Archive for July, 2011

Hiking Grizzly Mountain – Ashland, OR

Yesterday I hiked Soda Mountain because my hiking book said the views were extraordinary, plus lots of wildflowers.

Today I chose to hike Grizzly Mountain simply because of its name. Given a choice of Lower Table Rock, Mt Ashland Meadows or Grizzly Mountain, who’d NOT chose Grizzly!

It was a 6 mile hike. 1.2 steep miles up and then a loop around the top of the mountain, and 1.2 miles down.

This is the view at the summit. But one must keep going to the loop.

LOTS of colorful wildflowers. Yesterday I had big beautiful butterflies flying everywhere, today there was a constant buzz from black flies.

I came upon an older couple coming from the opposite direction. They told me that I “am in for a treat. Right around the corner there.” This is what I saw:

Yes, the remnants of the 2002 wildfire [which started from a sagging electrical line].

When I did get to the view, it was similar to that of Soda Mountain, but that was ok…the Rogue River Valley is pretty with Mt Shasta, Emigrant Lake and all.

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Hiking Soda Mountain – Ashland, OR

I picked this hike because I read about the extraordinary views and all the wildflowers. The review was spot on re the wildflowers. Lots of them, all colors and very pretty. Also a lot of HUGE butterflies. There was a smell of cedar in the air.

The trail is part of the PCT [Pacific Crest Trail], which I had never hiked any of before.

It was a rather easy 1 mile hike and then .2 miles straight up. Excellent view of Ashland. Mt Shasta. Emigrant Lake.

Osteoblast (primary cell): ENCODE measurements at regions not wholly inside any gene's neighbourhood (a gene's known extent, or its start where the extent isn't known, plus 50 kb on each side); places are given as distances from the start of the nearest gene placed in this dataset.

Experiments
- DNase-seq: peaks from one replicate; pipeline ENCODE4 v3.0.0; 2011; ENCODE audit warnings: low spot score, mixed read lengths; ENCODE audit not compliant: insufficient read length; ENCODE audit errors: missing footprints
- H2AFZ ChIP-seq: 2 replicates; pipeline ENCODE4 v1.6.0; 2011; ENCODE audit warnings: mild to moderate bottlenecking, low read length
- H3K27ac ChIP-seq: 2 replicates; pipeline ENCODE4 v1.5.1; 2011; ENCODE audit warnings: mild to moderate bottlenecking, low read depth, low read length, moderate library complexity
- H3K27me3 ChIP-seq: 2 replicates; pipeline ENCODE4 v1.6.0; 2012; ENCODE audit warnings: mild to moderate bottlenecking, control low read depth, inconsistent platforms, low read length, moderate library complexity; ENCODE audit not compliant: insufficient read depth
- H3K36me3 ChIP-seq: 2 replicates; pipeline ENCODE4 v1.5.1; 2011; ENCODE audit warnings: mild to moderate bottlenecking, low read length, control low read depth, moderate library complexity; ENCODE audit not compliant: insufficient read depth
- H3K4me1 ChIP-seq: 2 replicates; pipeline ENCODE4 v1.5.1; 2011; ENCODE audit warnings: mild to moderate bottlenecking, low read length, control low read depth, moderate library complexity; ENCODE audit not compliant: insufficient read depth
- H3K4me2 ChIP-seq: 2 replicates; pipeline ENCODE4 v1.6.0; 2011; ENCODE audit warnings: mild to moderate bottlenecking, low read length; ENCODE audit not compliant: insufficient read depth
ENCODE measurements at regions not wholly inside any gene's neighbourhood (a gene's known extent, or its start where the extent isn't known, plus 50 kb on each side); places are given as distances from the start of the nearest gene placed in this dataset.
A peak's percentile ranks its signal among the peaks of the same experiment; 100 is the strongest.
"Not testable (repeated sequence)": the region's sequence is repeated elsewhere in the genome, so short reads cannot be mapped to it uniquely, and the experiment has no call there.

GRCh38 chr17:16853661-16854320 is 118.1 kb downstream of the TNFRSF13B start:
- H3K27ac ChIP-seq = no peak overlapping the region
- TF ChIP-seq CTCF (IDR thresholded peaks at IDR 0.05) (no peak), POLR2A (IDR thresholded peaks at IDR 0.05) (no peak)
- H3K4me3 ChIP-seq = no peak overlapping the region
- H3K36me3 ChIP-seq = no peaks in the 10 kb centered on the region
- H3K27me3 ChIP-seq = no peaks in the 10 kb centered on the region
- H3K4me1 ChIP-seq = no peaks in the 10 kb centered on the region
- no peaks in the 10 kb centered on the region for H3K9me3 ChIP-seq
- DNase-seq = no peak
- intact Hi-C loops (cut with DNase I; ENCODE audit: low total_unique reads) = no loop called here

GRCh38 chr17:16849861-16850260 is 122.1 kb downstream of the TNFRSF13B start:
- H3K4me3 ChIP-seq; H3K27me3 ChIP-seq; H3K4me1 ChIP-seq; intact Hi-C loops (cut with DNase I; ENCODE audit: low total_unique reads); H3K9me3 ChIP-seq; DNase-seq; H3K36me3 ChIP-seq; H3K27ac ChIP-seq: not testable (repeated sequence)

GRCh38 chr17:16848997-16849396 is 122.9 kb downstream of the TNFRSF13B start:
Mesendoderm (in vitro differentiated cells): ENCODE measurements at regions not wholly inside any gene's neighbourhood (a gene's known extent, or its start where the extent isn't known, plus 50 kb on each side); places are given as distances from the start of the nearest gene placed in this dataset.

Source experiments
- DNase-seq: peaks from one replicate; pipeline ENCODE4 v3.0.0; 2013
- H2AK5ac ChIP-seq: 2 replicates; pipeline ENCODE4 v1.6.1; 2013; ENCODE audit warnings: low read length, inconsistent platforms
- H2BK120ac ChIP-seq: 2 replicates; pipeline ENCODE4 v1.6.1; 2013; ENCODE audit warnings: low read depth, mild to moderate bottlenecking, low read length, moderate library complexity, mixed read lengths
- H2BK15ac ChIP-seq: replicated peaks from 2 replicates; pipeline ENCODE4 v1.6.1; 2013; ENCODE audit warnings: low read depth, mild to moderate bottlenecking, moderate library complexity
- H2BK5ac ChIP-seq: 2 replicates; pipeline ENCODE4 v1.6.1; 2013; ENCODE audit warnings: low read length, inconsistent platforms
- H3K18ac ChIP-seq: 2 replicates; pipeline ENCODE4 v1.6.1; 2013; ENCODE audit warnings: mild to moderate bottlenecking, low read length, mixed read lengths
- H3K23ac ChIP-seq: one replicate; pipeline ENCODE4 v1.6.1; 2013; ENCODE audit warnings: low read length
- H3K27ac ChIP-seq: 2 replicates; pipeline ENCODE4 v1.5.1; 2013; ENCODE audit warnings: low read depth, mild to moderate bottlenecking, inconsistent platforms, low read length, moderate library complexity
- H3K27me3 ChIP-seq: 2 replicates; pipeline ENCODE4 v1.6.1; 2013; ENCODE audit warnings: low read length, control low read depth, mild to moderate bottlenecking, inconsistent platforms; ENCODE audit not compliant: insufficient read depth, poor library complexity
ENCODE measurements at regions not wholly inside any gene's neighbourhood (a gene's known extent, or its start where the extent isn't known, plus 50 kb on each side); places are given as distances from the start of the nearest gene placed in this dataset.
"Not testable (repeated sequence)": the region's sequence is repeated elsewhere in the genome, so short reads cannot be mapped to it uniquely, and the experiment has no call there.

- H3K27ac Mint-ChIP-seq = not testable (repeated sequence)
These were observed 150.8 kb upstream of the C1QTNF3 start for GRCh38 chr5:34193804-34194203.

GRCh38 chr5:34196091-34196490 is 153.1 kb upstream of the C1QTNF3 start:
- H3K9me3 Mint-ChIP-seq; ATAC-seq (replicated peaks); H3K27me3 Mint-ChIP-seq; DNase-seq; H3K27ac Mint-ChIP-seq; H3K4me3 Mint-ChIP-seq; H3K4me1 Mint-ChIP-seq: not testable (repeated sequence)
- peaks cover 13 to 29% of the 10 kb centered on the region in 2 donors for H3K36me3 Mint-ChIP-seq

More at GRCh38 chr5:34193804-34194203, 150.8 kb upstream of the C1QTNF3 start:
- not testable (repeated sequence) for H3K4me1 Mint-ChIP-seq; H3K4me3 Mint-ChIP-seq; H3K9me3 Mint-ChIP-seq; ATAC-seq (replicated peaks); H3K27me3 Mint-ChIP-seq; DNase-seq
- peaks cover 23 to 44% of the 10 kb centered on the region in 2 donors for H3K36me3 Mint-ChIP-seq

The most dangerous part of the trip? Driving there.

We don’t have cable, so have never seen that tv show Ice Road Truckers. However, just before we left for Ashland Ralph put it on Roku. We didn’t see any of the regular season [when they are in the Arctic Circle], but the show was about some truckers in India on this really steep and twisty road where they are driving next to the drop off/edge of a steep cliff. It’s one of the most dangerous roads in the world – someone gets killed every 4.5 minutes!!

I’m obviously exaggerating here, but the road to Soda Mountain reminded me of that Indian road. Steep incline, NO shoulder dropping down several feet, NOT hundreds, rock slides, sunken grade, windy/twisty.

I told Ralph my Return Time (when to call the Park Service cuz I’m NOT back and thus I’m in need of rescuing), but I never thought that it would include the drive! Ha.

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Bear Creek Bike Trail – Ashland, OR

I just happened to be cycling around and found a bike path next to the railroad tracks.  In talking to someone walking on the path, I was told that it’s about 30 miles long and “goes all the way to Central Point!”.  Later, I spoke with 2 other people, and they too said that it “goes all the way to Central Point!”. 

Apparently Central Point is on the other side of Medford, and that makes people happy!  I saw signs referring to it as the Bear Creek Trail and another said it’s the Creek to Crest Bike Trail.

The part I was on stops for a bit and then picks up down on Oak Street.  NO problem, I’ll just cycle down Oak and follow the signs. However, there are NO signs. 

After talking to some locals, and getting lost a couple of times, I found it.  Sure would be nice to have some signs.  One time when I was talking to a city employee [that I just happened to cycle upon], he said, “Ashland doesn’t like to put signs up”.  I guess the bike trial is supposed to be a secret.